To get back into athletics, Maloney often joked about dabbling in javelin throwing. While many of her friends laughed at the idea, Perry refused to let Maloney pass up the opportunity to recondition her body.
Together, they started lifting and working out on a daily basis. After examining Maloney's scans and researching her condition, Perry even devised a health and fitness program that consisted of various neck strengthening exercises as well as squats, planks and a new diet. The ultimate goal was to strengthen Maloney's core and rebuild her form for the javelin throw.
"We were obviously comfortable with lifting and running," said Perry. "But we never really analyzed what we were doing during soccer. It was cool to actually run Jill through some tests as I learned more about the body in class. I would test her and see where she was at physically."
At the end of the day, the entire process was based on both students' sense of accountability. Perry would encourage Maloney to wake up at 8 a.m. to go to the gym, while Maloney would keep up her determination during practice.
"We did it together," said Perry. "It's easier to have someone eat well and exercise with you everyday to achieve certain goals. It can be really tough, especially if you're sore and tired."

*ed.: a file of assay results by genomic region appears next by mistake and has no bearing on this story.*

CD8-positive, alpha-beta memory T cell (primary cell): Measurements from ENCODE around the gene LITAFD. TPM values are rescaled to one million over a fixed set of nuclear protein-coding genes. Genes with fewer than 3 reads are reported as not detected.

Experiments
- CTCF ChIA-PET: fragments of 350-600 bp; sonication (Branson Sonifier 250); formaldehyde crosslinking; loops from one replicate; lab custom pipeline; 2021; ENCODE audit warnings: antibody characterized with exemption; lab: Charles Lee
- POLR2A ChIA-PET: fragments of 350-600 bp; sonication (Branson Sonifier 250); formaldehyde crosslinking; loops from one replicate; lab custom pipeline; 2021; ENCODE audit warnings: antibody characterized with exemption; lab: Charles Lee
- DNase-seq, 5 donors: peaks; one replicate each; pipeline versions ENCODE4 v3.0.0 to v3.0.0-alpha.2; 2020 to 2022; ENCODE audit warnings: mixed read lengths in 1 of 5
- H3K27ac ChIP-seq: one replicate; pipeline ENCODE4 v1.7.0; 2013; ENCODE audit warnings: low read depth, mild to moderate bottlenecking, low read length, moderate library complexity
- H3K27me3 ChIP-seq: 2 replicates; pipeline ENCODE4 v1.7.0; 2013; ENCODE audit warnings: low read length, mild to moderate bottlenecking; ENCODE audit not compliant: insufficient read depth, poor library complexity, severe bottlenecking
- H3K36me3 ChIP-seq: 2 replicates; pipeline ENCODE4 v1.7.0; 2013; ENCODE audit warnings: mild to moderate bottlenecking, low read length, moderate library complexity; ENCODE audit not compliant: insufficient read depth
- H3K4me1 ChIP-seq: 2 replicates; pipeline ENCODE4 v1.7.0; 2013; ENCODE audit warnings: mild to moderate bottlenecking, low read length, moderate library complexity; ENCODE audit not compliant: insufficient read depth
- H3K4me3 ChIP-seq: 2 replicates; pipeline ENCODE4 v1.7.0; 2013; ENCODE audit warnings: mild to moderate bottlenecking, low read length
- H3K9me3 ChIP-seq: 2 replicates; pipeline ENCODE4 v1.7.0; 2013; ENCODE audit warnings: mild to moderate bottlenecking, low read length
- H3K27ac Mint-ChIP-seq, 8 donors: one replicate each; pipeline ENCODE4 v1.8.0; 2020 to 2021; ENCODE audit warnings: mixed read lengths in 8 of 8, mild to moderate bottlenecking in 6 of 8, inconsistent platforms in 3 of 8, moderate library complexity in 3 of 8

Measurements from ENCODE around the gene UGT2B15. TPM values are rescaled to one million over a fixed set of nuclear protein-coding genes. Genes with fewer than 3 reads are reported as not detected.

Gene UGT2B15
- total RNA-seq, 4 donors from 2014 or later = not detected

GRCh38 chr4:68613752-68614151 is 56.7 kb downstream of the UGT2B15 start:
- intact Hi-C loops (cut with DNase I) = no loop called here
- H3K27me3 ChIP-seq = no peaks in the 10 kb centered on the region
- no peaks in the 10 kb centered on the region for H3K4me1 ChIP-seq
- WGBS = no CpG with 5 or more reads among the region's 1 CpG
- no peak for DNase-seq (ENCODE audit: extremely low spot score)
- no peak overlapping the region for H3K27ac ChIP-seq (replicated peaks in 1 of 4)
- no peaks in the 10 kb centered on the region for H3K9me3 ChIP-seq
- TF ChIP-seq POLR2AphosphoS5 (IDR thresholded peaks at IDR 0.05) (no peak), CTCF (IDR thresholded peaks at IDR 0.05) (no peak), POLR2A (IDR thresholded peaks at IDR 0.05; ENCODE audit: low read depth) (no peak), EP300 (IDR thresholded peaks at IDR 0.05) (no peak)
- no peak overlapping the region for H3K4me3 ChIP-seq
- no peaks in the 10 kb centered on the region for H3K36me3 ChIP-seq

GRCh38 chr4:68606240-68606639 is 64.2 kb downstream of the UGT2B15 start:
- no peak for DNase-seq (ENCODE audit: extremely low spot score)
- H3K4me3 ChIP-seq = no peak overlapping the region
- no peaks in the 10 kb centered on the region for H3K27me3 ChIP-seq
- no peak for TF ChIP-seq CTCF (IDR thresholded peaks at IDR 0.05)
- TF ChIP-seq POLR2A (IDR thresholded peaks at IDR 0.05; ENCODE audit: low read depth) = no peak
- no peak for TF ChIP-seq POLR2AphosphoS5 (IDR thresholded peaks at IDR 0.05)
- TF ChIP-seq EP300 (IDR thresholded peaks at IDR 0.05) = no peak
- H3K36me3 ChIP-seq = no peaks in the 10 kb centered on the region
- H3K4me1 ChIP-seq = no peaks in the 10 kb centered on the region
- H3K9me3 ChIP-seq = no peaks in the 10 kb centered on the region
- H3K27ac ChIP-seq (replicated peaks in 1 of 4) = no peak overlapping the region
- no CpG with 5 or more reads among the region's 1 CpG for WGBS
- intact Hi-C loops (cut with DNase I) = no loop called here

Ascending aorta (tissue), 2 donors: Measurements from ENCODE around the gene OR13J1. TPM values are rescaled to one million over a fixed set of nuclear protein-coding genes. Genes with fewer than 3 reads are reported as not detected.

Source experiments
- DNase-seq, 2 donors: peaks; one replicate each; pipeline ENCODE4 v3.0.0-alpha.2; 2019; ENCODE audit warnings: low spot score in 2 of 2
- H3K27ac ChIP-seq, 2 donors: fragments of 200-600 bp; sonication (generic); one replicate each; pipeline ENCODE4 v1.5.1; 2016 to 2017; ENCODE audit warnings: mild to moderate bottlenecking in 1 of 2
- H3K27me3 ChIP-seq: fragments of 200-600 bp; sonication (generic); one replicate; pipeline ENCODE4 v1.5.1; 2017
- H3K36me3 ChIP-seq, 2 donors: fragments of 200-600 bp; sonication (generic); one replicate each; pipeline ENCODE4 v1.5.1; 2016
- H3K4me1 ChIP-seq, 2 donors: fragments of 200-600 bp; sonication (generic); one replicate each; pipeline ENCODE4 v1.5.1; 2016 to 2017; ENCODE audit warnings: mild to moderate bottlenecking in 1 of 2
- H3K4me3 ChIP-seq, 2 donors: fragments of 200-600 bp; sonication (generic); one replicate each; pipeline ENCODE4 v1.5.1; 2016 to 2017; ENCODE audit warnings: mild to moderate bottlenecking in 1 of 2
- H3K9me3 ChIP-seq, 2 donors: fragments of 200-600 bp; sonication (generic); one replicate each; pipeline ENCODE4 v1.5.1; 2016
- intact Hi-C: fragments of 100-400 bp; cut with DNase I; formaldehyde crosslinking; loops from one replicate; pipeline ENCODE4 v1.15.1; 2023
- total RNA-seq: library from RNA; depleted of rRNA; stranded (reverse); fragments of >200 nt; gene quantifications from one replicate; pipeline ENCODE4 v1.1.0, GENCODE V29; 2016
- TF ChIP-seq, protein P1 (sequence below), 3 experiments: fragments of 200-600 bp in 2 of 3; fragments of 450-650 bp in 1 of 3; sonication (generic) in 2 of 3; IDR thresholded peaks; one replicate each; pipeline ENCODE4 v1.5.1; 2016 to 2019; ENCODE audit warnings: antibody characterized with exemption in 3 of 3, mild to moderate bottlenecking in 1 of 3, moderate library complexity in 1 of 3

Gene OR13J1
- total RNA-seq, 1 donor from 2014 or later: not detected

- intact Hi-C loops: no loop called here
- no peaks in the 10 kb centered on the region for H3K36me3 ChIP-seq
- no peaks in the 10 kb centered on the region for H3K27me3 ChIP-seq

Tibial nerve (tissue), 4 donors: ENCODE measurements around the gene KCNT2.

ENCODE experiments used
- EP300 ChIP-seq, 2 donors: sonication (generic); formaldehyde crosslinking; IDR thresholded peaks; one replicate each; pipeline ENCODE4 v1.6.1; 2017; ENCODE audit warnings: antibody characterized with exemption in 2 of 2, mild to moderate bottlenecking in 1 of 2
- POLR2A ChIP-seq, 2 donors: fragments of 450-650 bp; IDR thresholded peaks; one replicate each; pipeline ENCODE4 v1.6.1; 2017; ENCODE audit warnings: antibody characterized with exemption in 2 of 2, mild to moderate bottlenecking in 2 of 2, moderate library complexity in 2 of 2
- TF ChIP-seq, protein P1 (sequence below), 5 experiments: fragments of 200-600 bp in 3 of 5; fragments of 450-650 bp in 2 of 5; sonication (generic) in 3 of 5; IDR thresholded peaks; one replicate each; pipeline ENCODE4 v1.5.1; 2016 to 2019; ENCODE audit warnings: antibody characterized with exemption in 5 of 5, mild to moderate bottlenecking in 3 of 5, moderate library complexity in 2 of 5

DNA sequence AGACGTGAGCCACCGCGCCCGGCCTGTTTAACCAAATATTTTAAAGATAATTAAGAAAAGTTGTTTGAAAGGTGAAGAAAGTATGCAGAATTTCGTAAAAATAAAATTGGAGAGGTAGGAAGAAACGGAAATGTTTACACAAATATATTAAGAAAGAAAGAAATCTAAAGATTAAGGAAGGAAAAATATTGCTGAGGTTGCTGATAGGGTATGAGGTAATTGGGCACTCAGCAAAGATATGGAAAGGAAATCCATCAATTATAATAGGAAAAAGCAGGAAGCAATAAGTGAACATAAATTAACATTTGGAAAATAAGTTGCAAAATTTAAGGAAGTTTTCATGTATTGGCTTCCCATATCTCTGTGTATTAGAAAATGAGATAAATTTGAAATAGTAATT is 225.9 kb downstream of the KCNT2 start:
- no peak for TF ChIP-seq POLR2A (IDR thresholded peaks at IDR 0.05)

At times, Perry would stop the routine if it looked like Maloney's neck was causing her pain or dizziness. She also practiced with Maloney on the track and went to all of her meets to stretch her out before each event. When Maloney was finally offered a walk-on spot as a javelin thrower at the University of Maryland, Perry was one of the first to know.
"I had no doubt that we could do this," she said. "Jill deserved to know that she could succeed. Plus, it was fun for me."
Maloney is planning on interning at Idaho National Laboratory this summer and wants to work for the government to stop the spread of nuclear weapons. In the fall, she will be attending the University of Maryland to study public policy and international security and economic policy as a student athlete—something she thought she'd never be able to call herself again. After training with Perry and recovering from her injury, she said her head is in a better place now.
"I'm just so much happier now," she said. "If something ever happens again and I feel like I've hit rock bottom, I know I can get better. I'm just a more mature person than I was before, and I'm also much more hopeful and optimistic."
Perry recently graduated with a master's degree in kinesiology and plans on pursuing a Ph.D. in global health at the University of Puerto Rico. As she works towards her goal of rehabilitating people around the world with spinal cord injuries and amputations, she will continue to encourage Maloney on her new journey in the sports world.
"You really can do what you set your mind out to accomplish," she said. "Jill really was amazing and the best goalkeeper I've ever played with. So, it was awesome to be a part of her recovery process and see everything come together."